There’s also a lot more animation coming into play today–not only GIFs, but more animation in mobile and web to further engage users. Say you’re trying to show the work you do through a case study. Instead of a static image, you can share an animated case study that shows off the work better. It really pops off the screen. You can see the work’s progression better than with a static image.

ASB: What about design trends that have faded?

Choi: I don’t think anybody is using Flash any more. That’s a big no no. Also it’s important to pay attention to what we call “above the fold.” There are a lot of different screen sizes and you want to capture your users’ attention without making them scroll down the screen. You’ve got to hit them with the most relevant content right there so they’ll have a reason to scroll down.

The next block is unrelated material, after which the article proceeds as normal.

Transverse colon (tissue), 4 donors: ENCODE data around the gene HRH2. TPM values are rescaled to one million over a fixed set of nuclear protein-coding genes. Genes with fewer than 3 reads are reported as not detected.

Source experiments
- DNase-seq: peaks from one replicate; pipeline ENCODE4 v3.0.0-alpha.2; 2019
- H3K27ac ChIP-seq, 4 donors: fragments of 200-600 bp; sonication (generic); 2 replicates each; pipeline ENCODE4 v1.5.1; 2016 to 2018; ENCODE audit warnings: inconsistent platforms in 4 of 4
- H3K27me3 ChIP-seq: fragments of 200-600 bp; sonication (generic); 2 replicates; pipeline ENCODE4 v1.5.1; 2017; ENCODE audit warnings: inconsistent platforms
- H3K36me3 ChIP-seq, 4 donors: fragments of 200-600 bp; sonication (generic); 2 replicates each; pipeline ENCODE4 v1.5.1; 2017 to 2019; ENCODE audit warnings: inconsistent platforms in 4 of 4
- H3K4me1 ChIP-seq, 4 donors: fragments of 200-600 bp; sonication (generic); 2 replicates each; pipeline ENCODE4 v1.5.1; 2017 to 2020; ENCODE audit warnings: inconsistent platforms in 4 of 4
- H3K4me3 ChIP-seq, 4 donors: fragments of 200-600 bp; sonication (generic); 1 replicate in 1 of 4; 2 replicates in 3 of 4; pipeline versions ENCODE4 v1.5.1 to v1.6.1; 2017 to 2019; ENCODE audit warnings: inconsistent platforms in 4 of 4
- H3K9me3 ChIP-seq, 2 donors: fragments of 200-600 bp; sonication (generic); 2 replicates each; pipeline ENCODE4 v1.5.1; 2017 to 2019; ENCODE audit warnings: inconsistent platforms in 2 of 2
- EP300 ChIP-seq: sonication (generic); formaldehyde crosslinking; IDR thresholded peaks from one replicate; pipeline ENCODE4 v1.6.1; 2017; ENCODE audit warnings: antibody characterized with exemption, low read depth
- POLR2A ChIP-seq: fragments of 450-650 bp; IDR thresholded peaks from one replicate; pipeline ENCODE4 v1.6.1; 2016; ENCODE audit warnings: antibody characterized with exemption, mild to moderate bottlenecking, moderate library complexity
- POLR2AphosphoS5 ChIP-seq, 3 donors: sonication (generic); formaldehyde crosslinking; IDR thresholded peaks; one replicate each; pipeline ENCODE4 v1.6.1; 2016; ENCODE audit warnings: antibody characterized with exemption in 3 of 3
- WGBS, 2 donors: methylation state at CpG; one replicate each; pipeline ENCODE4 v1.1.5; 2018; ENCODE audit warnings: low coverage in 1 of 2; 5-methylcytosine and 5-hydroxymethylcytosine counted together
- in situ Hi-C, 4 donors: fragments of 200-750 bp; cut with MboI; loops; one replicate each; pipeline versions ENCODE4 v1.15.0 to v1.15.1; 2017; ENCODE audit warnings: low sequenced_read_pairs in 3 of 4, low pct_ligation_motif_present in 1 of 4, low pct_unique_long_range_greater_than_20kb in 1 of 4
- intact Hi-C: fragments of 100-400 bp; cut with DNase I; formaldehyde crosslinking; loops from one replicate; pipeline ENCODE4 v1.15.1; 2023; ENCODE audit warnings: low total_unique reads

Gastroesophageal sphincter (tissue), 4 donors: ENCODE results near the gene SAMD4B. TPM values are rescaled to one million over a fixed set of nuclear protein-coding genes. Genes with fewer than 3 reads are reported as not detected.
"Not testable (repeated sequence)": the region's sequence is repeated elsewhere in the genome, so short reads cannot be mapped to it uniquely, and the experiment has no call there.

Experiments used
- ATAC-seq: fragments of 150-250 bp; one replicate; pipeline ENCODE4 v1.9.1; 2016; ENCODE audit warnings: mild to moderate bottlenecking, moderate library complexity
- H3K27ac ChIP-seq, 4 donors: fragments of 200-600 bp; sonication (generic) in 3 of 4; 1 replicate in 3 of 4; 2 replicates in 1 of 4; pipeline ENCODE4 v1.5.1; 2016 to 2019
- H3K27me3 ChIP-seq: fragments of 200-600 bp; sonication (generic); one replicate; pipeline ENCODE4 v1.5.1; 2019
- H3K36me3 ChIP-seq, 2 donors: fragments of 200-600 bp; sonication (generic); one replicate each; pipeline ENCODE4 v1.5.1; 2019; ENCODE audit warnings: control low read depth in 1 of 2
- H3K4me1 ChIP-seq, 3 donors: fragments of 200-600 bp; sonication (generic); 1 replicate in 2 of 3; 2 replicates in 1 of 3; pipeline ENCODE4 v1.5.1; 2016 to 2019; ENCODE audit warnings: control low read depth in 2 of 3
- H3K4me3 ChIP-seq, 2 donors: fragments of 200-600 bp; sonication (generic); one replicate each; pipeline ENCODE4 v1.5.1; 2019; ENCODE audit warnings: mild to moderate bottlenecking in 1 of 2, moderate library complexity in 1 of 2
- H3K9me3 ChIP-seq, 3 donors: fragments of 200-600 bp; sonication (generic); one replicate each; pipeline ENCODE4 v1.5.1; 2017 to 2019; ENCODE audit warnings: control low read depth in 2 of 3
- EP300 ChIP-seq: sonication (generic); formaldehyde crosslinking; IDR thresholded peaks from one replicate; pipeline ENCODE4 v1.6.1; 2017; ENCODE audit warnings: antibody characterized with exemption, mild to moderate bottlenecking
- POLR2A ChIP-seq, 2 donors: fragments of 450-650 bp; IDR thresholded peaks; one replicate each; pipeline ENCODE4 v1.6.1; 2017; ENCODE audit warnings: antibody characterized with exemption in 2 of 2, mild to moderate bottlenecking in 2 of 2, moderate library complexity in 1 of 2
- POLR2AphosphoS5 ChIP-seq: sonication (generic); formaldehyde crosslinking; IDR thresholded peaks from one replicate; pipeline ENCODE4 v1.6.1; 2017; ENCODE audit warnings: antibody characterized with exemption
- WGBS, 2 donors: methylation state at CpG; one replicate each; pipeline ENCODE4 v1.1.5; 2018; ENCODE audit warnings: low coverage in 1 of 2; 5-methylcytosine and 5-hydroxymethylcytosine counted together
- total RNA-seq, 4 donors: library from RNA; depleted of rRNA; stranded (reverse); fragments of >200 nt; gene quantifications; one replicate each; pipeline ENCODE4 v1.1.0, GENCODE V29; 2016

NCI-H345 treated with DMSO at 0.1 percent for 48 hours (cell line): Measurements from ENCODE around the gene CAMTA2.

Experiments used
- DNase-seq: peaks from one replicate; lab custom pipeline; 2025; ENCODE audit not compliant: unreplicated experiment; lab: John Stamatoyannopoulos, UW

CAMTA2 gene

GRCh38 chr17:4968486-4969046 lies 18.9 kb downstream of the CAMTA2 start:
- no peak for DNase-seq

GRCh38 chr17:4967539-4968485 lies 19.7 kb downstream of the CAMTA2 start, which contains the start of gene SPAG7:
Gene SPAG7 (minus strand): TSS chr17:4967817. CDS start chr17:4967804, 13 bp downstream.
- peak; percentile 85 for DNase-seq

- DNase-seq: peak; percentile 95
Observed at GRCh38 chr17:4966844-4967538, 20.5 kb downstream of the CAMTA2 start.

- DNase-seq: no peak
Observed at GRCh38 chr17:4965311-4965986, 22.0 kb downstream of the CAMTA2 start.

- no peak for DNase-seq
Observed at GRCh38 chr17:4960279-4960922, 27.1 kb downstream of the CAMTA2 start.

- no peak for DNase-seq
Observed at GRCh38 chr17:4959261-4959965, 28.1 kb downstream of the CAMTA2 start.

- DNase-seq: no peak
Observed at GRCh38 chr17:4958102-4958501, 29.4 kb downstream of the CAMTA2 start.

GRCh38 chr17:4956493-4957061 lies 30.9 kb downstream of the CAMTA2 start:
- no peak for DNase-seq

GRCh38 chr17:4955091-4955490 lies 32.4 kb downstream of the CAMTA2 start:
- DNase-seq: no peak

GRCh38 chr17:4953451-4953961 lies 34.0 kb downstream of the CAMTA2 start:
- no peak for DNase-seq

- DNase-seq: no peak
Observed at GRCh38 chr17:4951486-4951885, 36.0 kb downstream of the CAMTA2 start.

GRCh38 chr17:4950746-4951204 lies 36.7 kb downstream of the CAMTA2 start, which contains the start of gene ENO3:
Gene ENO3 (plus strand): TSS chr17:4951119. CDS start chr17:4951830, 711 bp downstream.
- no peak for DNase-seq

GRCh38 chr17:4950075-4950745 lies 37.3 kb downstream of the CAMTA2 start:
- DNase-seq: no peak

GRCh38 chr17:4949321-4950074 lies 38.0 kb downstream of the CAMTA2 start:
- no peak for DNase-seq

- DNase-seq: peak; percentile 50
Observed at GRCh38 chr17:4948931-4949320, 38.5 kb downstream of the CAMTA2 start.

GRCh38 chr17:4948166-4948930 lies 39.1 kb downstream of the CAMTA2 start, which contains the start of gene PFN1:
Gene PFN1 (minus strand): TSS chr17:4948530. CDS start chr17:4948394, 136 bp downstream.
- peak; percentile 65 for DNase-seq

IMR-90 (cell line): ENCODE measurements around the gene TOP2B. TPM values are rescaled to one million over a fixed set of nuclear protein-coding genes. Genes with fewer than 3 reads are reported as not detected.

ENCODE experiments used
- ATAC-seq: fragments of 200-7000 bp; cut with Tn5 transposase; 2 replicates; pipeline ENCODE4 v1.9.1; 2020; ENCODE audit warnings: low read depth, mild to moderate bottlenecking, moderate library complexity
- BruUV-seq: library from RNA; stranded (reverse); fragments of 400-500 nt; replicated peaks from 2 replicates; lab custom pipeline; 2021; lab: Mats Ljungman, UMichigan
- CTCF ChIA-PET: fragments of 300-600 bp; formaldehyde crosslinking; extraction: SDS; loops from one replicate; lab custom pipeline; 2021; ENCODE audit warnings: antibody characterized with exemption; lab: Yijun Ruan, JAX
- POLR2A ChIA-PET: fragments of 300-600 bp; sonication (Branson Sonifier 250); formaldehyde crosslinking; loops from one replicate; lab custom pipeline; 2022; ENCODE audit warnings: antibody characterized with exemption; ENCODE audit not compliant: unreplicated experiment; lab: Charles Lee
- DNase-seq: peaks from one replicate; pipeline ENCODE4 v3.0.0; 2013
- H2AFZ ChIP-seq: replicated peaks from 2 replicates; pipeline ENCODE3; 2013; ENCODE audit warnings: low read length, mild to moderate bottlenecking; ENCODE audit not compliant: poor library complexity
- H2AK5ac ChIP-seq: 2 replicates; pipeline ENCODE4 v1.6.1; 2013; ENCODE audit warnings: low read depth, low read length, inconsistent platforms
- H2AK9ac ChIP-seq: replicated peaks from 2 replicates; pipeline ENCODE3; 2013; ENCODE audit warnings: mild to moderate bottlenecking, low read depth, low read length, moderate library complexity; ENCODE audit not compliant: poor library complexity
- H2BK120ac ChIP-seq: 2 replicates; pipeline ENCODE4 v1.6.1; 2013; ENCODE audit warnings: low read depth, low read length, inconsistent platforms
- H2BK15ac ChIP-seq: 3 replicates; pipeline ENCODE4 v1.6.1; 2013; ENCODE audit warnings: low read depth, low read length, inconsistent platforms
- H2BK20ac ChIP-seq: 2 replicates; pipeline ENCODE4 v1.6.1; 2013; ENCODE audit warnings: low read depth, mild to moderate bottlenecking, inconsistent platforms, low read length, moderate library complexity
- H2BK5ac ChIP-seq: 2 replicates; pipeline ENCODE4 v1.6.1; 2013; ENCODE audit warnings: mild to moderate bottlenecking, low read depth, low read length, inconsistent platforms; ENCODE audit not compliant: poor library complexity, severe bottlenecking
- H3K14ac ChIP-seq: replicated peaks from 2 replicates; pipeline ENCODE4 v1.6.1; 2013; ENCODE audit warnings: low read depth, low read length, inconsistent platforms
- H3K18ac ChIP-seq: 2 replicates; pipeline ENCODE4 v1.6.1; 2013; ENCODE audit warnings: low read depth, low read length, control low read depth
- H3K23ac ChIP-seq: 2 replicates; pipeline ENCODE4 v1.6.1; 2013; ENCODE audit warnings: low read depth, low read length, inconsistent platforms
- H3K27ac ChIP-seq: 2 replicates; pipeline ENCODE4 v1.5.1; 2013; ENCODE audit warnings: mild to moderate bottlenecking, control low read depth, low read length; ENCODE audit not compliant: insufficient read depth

ASB: One last word of advice for small businesses?

Choi: It’s important for small businesses to invest in digital marketing, a website, and a mobile presence. Today, people are finding their partners and businesses are finding their customers through digital channels. It does take an investment. The key is spending your dollars wisely. Think of it from a return on investment standpoint. It can be a big cost, but what’s the opportunity cost of not investing in digital?